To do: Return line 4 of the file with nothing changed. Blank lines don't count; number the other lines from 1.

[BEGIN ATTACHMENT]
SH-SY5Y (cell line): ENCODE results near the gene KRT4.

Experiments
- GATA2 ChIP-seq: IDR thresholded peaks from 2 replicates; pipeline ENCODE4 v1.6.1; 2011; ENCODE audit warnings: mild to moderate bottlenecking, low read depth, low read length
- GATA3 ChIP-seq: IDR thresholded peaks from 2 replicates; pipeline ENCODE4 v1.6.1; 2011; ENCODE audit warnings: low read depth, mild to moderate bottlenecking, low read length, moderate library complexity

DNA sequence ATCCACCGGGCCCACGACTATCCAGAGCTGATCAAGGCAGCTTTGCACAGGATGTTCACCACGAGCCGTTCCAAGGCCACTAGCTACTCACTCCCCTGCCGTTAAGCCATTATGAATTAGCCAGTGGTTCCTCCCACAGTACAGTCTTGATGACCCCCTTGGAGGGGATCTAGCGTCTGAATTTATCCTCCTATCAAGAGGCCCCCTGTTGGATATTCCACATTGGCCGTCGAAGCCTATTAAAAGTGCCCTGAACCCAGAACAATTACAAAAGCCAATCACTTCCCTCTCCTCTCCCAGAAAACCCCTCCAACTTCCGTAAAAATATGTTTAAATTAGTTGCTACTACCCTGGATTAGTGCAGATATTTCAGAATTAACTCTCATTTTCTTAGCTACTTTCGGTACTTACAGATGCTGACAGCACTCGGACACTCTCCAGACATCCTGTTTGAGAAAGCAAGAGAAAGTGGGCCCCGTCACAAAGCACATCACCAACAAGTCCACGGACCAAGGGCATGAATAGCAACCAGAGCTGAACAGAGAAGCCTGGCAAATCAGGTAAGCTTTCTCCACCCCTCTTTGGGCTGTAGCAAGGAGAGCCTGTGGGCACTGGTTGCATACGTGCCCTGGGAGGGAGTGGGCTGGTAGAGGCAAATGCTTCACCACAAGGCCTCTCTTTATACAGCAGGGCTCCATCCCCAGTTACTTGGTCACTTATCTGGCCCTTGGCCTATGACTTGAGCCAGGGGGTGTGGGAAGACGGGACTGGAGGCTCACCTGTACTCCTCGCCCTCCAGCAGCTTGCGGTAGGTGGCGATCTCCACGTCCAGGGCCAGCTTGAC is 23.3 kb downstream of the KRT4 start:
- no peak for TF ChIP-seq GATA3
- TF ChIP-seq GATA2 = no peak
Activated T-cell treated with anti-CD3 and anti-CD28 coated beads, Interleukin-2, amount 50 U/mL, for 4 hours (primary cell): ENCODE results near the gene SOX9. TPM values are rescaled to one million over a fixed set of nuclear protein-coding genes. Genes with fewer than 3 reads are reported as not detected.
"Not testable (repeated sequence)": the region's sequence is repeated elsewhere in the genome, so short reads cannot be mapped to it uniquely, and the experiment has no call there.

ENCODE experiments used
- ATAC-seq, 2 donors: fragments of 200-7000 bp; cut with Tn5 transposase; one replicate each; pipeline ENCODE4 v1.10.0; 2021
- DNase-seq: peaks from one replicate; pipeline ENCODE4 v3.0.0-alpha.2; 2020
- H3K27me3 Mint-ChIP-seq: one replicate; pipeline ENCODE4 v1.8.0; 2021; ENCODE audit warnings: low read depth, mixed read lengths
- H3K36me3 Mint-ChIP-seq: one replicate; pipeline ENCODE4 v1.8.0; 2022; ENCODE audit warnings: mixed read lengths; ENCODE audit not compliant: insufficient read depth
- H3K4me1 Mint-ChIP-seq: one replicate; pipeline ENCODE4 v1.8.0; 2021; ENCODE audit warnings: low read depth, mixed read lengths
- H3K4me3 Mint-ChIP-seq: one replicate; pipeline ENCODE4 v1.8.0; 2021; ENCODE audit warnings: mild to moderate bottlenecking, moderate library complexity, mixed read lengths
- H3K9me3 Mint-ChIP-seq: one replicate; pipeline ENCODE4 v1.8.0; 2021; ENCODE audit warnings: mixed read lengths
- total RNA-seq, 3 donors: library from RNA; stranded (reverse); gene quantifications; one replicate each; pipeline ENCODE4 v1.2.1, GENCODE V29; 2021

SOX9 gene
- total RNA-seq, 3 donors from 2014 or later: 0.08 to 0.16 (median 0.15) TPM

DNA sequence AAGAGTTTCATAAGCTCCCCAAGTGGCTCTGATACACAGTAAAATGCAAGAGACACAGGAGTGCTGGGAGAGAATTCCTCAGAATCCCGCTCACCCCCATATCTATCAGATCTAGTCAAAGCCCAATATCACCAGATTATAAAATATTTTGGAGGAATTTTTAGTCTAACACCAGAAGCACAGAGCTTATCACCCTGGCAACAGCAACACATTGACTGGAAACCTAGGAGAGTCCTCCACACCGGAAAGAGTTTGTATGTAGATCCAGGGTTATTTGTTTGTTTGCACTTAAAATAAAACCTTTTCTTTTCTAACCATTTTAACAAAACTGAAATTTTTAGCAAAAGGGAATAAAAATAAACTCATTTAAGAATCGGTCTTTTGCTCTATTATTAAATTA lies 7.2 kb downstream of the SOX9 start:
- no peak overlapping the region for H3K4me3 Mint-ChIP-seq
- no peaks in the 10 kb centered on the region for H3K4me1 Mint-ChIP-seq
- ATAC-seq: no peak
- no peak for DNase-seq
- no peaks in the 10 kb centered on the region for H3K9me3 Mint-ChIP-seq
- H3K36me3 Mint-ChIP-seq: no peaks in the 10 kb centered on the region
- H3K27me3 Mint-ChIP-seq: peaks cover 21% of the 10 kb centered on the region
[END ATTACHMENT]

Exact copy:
- GATA3 ChIP-seq: IDR thresholded peaks from 2 replicates; pipeline ENCODE4 v1.6.1; 2011; ENCODE audit warnings: low read depth, mild to moderate bottlenecking, low read length, moderate library complexity